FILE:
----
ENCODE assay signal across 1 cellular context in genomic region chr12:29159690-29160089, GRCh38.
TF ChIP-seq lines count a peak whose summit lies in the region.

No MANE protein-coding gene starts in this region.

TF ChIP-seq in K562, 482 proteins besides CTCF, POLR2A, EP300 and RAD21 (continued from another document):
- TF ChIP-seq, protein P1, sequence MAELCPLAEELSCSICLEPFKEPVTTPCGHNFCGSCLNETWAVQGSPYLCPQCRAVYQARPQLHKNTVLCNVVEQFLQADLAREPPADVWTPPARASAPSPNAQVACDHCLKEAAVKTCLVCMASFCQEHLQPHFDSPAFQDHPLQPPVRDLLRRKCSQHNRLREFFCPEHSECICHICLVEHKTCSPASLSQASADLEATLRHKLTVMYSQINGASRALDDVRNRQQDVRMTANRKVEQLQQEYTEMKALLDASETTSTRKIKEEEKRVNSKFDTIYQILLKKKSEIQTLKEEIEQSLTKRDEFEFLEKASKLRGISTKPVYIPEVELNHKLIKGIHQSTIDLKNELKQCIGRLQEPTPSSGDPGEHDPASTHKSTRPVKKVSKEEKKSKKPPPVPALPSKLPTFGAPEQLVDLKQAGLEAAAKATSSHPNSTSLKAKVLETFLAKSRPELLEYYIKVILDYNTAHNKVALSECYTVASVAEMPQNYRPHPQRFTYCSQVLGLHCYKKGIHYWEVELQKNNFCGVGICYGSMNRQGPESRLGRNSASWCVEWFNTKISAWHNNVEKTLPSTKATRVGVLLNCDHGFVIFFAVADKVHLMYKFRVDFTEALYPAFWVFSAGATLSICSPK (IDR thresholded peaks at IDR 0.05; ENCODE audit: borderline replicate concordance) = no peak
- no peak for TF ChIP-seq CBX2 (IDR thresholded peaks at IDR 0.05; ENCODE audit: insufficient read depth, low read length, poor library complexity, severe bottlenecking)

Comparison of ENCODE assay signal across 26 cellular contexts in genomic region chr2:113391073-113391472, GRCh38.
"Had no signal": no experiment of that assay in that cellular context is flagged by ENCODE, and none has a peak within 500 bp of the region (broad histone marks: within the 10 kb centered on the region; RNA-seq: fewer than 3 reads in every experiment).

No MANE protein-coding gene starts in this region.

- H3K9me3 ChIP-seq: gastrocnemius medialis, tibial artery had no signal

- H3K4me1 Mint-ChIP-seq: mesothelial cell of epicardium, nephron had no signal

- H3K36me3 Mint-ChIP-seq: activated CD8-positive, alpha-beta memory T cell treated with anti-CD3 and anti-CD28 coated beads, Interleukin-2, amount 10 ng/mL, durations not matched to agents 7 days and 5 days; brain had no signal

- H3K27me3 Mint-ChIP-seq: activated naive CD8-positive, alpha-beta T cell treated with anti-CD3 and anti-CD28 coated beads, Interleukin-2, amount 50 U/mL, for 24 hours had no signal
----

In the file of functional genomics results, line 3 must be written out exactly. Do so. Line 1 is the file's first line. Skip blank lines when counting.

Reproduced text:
No MANE protein-coding gene starts in this region.